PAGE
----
The fact that this film was regarded as one of the most controversial films ever made (rightfully so) sparked genuine curiosity to give this flick a full viewing and while I have large issues with the film, the experience as a whole was both satisfying and a learning experience.
This story centers on "Alex" our main protagonist and his gang of hoodlums set in a not so distant, dystopian Great Britain. The beginning portion unfolds Alex's dark and twisted soul as we watch him and his gang fight, rape, and kill. When he's eventually caught, he undergoes controversial "treatment" to be cured of his dark soul.
I first appreciated the inmate concepts of this story and the type of questions the story attempted to raise to the audience. Furthermore, much of the psychological ideologies surrounding freedom, choice, good vs evil, and selfishness were extremely thought-provoking. It had a way of making me feel self-exploratory despite the character's complete inability to relate with (hopefully) any viewer.
Performances were top notch; especially from the lead: Malcom McDowell. His performance felt so authentic there's never a single moment that feels fake or forced with his dark character. As always, Stanley Kubrick directs the hell out of this. His commanding and authoritative shooting style is apparent in every frame of the picture and he does a wonderful job at sucking the viewer into this terrible world to the point of enthrallment.
While all these positives make for a great movie-going experience and when Kubrick is at the director's helm not much can go wrong, the film's biggest downfall is indeed its controversy. Disturbing subject matter in this piece is indeed vital to the essence of the story but taking off the gloves when it comes to fighting, rape, and killing (especially the rape) make this so incredibly disturbing that it's difficult to muscle through. I found that A Clockwork Orange was not only offense because of its disturbing content, it was personally offensive in so many ways. Frankly, these extremely rare and offensive movie experiences are not quite the reason I enjoy films in the first place; stories can still be thought-provoking while not morally offend and damage the viewer internally. In addition, a viewer looking to study the work of Stanley Kubrick can still experience some of cinema's greatest and transcendent experiences without feeling like their conscience has blackened.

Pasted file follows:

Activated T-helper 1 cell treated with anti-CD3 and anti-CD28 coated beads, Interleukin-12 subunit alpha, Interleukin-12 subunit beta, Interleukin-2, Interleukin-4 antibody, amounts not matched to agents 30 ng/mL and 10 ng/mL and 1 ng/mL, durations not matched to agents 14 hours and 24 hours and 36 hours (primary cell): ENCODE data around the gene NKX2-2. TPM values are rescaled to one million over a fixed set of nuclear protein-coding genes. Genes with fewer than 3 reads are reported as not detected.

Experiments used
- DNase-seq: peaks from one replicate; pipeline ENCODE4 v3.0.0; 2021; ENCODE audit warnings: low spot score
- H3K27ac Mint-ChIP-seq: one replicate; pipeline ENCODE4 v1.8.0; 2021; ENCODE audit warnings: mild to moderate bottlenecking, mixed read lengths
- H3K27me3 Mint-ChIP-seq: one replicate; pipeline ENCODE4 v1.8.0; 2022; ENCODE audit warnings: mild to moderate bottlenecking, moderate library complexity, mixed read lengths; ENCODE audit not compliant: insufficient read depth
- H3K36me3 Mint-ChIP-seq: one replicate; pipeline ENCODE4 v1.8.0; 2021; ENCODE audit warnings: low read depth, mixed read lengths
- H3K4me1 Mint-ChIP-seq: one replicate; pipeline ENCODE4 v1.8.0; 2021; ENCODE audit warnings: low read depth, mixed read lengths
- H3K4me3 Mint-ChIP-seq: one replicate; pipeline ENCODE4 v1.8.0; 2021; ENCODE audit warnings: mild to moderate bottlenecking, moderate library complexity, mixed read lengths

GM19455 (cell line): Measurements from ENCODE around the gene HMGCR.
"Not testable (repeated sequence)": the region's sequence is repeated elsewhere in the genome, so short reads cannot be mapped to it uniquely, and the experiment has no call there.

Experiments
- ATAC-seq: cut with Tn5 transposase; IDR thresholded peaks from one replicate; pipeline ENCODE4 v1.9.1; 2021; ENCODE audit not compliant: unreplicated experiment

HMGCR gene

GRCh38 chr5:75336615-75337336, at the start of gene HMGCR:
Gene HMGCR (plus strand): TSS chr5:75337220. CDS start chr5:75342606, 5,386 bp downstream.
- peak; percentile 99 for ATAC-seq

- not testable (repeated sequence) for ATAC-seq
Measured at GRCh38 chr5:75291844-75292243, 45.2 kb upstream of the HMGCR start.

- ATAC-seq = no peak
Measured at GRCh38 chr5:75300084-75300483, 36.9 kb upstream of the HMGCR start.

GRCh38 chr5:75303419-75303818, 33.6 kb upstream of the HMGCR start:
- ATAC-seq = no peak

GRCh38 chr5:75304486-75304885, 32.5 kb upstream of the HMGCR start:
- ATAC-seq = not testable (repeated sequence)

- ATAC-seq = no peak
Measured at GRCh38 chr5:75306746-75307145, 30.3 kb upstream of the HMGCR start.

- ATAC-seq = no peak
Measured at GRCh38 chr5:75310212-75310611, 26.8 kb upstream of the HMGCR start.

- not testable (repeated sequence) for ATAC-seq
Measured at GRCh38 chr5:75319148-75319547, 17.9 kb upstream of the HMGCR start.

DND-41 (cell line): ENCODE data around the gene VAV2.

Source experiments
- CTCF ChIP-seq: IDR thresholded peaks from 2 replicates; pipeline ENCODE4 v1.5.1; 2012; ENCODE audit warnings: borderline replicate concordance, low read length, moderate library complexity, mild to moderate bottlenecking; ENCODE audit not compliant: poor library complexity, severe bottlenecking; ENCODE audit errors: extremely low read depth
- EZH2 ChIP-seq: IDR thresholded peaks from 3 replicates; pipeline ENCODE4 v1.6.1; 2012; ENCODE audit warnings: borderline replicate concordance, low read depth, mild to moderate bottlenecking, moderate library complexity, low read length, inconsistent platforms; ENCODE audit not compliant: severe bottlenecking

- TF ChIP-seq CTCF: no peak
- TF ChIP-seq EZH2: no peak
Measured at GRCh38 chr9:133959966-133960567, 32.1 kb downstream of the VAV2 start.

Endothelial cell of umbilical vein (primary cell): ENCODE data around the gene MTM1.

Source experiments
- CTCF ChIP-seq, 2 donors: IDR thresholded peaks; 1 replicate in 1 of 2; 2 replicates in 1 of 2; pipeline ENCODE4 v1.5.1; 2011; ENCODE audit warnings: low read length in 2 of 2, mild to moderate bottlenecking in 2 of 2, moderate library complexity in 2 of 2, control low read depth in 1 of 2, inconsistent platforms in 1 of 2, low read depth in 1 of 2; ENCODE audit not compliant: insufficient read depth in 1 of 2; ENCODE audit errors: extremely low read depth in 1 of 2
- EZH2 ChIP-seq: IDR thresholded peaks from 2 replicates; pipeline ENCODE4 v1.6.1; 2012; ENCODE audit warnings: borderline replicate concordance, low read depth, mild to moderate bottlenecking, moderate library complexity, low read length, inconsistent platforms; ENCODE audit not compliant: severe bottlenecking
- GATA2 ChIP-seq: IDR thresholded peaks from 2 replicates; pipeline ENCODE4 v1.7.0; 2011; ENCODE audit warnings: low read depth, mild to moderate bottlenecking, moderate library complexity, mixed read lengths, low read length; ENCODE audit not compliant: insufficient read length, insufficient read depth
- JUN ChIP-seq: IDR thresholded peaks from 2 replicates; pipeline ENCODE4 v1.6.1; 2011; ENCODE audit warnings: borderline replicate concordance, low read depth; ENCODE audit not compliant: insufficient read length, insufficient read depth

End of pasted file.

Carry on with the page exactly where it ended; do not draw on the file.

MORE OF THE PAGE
It's understandable that not everyone feels this way; just as stated before, opinions about this film are all across the board. As time has passed however, A Clockwork Orange has stood out has one of Kubrick's finest and has been adored by die-hard fans so much its fan base has grown over the years.
The best advice to give is to see it for yourself. Much like all other Kubrick films, relying on anyone's opinion won't help one bit. Seeing it and deciding for yourself is the best course of action. That being said, despite it's strong artistic merit, I wouldn't recommend seeing it simply because of the morally offensive and sickening content that most don't appreciate. Overall, it's been the hardest one to review in a long time because it's not a simple: see it or don't see it. There's much more to this picture than that. If you do decide to see it though, be warned and well prepared. If not, that's probably just fine too.